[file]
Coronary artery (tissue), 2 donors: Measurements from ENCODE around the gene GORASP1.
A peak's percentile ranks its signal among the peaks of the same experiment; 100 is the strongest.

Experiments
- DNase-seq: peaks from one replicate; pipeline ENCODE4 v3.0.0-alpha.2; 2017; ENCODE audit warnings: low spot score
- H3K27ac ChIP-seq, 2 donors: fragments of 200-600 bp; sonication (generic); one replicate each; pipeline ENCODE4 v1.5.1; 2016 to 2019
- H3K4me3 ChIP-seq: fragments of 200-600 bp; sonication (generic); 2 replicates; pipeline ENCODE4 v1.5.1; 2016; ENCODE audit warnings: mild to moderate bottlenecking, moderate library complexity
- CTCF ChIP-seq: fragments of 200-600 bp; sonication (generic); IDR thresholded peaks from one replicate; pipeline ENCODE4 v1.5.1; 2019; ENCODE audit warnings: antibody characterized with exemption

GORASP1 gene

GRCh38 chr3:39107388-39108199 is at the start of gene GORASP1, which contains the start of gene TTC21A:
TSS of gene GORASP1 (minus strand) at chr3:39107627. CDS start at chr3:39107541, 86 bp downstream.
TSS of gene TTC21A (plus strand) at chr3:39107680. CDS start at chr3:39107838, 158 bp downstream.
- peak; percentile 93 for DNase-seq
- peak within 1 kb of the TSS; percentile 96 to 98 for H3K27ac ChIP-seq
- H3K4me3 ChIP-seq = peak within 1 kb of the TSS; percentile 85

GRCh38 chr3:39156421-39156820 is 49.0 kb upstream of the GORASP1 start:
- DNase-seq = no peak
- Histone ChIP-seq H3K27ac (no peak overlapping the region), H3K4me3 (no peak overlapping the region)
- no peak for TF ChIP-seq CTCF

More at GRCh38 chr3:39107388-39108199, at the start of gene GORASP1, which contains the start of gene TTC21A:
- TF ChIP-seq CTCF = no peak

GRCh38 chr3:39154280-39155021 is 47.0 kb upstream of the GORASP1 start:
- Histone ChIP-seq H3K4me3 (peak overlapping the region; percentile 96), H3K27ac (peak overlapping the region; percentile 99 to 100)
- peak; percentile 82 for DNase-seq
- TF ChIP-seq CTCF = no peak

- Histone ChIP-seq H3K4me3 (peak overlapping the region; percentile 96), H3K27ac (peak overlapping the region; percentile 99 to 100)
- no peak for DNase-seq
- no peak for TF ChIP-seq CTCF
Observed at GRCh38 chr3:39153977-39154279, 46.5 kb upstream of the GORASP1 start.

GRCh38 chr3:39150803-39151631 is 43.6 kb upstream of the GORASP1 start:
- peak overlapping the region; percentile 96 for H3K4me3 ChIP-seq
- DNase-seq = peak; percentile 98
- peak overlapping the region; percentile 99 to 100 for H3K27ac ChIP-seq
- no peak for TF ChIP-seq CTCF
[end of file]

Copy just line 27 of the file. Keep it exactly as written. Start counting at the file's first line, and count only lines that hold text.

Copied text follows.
- no peak for TF ChIP-seq CTCF